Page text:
bankingciooutlook

What Is Prepayment Risk?

Banking CIO Outlook | Wednesday, April 14, 2021

Mortgage holders will refinance or pay off their mortgages on mortgage-backed securities, causing the security holder to lose future interest.


Fremont, CA: The risk of a fixed-income security's principal being returned early is known as prepayment risk. Debtors who return a portion of the principal early do not have to pay interest on that portion of the principal. As a result, investors in similar fixed-income securities will not be paid interest on their principal. Fixed-income securities, such as callable bonds and mortgage-backed securities, have the highest prepayment risk (MBS). Prepayment penalties are common in bonds with a prepayment chance.

Any callable fixed-income securities, such as mortgage-backed securities, bear the risk of being paid off early by the issuer or, in the case of a mortgage-backed bond, the borrower. These features offer the borrower the opportunity to redeem the bond before its scheduled maturity date, but not the requirement to do so.

The issuer of a callable bond has the option of returning the investor's principal early. The lender can no longer collect interest payments after that. Noncallable bond issuers do not have this potential. As a result, callable bonds are only correlated with prepayment risk, which explains the risk of the issuer returning principal early and the holder losing out on subsequent interest.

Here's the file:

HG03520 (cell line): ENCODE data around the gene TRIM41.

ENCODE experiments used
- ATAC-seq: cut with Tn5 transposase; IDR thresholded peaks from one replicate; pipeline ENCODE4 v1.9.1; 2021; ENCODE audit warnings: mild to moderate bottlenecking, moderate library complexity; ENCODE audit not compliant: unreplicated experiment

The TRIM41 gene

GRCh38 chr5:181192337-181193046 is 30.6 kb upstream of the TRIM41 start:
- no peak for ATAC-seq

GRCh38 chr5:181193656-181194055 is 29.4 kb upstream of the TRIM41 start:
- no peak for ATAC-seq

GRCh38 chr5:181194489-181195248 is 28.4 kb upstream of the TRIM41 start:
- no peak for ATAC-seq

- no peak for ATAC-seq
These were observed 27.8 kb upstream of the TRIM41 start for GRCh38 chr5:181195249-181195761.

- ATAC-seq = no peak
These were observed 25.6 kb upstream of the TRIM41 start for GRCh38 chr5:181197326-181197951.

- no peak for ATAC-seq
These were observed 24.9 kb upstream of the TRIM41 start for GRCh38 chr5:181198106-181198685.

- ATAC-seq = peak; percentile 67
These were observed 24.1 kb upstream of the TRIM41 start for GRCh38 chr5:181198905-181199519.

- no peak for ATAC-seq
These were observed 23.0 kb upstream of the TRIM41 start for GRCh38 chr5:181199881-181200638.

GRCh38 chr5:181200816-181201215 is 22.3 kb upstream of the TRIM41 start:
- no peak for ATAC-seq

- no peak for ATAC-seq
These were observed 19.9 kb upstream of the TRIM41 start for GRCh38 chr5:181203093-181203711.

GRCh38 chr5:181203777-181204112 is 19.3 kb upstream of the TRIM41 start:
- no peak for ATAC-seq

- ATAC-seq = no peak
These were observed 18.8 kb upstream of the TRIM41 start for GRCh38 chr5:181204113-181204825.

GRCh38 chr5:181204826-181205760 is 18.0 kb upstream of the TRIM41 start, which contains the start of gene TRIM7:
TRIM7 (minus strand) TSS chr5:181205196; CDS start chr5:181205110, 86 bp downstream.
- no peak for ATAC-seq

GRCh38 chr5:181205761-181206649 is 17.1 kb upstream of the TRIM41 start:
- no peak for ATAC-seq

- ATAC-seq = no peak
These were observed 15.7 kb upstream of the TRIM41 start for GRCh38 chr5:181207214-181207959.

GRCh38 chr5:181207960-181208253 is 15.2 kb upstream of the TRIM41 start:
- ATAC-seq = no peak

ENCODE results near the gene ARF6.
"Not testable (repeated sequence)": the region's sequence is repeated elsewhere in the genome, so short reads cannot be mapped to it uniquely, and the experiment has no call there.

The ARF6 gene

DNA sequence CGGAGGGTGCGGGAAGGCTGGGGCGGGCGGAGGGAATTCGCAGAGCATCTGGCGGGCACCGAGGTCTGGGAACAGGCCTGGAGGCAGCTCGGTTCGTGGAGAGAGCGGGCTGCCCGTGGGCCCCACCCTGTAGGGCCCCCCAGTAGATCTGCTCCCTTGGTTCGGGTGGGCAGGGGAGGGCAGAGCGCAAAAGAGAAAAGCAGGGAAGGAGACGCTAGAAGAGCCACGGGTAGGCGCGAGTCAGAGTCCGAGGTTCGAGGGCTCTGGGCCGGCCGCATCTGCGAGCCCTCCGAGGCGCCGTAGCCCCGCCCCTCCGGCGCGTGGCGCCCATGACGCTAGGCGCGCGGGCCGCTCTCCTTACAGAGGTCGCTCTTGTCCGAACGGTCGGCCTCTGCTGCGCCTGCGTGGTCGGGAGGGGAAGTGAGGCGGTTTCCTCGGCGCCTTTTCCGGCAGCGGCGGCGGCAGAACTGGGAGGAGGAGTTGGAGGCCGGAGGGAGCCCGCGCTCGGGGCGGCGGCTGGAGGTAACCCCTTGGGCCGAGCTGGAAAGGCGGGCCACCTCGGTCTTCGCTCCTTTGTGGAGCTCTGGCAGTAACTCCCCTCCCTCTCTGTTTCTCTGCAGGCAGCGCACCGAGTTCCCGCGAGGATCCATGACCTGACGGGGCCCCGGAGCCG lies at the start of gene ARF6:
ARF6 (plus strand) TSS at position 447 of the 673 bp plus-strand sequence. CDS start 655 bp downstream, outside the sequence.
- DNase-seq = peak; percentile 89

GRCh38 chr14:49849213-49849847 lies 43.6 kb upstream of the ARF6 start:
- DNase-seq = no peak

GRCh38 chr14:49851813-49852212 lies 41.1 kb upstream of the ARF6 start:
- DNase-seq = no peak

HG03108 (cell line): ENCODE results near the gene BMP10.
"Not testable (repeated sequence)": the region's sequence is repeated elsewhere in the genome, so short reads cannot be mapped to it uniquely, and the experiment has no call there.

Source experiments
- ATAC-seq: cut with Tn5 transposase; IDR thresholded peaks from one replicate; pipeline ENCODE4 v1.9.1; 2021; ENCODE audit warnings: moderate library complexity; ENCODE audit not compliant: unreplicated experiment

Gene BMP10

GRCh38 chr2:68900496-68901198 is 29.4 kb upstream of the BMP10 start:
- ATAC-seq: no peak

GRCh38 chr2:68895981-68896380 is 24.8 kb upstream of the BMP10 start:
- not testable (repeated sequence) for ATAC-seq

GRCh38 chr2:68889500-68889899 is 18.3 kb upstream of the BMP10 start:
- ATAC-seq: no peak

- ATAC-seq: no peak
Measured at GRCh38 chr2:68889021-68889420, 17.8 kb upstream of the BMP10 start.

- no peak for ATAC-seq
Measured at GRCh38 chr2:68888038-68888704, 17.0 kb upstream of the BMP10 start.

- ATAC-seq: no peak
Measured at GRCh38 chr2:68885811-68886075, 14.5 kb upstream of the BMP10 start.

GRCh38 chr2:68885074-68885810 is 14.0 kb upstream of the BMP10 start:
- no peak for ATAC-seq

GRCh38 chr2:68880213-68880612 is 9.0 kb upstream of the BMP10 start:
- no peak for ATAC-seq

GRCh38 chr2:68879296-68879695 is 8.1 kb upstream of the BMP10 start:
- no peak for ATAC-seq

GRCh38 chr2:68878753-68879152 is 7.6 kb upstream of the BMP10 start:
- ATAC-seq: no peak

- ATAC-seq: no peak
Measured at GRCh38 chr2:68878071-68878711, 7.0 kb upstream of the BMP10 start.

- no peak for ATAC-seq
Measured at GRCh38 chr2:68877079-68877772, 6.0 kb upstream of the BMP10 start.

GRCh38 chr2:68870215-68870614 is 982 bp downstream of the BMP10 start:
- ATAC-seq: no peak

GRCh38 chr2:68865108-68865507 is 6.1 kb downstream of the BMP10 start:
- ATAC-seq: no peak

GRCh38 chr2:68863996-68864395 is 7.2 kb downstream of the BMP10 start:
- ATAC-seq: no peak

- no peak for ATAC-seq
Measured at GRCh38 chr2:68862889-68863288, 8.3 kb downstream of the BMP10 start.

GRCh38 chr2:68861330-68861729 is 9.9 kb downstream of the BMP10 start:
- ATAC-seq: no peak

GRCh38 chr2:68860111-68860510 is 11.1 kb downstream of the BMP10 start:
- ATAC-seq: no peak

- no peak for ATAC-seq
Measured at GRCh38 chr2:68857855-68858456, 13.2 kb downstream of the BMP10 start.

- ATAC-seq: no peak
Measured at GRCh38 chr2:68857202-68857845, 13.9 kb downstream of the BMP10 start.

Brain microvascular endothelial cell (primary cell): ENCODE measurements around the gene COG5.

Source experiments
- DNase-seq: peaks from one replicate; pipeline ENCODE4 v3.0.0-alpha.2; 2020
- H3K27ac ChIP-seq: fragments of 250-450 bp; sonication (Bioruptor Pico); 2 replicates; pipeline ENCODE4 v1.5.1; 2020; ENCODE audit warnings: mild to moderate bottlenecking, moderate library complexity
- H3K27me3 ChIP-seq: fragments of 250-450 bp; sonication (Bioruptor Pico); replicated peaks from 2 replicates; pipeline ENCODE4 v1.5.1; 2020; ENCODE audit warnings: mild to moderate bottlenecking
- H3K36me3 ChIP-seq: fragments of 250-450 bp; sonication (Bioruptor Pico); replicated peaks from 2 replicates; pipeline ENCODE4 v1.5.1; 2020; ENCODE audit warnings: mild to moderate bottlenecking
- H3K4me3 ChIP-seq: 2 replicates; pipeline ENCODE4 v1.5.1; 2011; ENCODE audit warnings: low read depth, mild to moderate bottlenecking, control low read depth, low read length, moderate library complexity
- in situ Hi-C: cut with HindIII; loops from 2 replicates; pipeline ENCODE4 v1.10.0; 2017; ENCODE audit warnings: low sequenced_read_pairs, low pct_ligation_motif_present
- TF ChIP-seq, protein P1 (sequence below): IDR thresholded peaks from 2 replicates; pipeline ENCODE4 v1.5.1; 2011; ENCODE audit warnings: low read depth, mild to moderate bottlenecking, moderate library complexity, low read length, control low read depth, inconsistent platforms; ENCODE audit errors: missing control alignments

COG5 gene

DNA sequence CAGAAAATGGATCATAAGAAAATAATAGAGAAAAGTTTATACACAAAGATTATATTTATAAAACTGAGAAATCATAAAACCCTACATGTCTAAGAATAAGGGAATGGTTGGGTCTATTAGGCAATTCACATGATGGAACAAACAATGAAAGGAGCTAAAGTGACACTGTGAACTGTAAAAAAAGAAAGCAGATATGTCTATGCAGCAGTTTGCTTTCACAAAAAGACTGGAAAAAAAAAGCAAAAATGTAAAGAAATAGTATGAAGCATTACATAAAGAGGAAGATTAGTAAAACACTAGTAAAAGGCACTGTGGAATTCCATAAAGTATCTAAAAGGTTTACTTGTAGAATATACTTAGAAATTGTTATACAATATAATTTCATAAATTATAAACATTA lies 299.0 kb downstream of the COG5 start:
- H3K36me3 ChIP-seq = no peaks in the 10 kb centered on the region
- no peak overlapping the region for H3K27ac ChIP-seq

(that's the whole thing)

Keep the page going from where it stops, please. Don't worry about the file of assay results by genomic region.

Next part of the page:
Mortgage holders will refinance or pay off their mortgages on mortgage-backed securities, causing the security holder to lose future interest. Since the cash flows associated with such securities are unpredictable, the yield-to-maturity of such securities cannot be predicted with certainty at the time of acquisition. The bond's yield is less than the one expected at the time of purchase if it was bought at a premium.

The main issue with prepayment risk is that it can put investors at a disadvantage. Since callable bonds appear to make interest rate risk one-sided, they benefit the issuer. Issuers profit from locking in low rates as interest rates increase. Bond investors, on the other hand, are locked into a lower interest rate when higher rates are open. When investors buy and keep bonds in a - rate-setting, they incur an opportunity cost. Bondholders incur a capital loss as interest rates increase from a total return standpoint.

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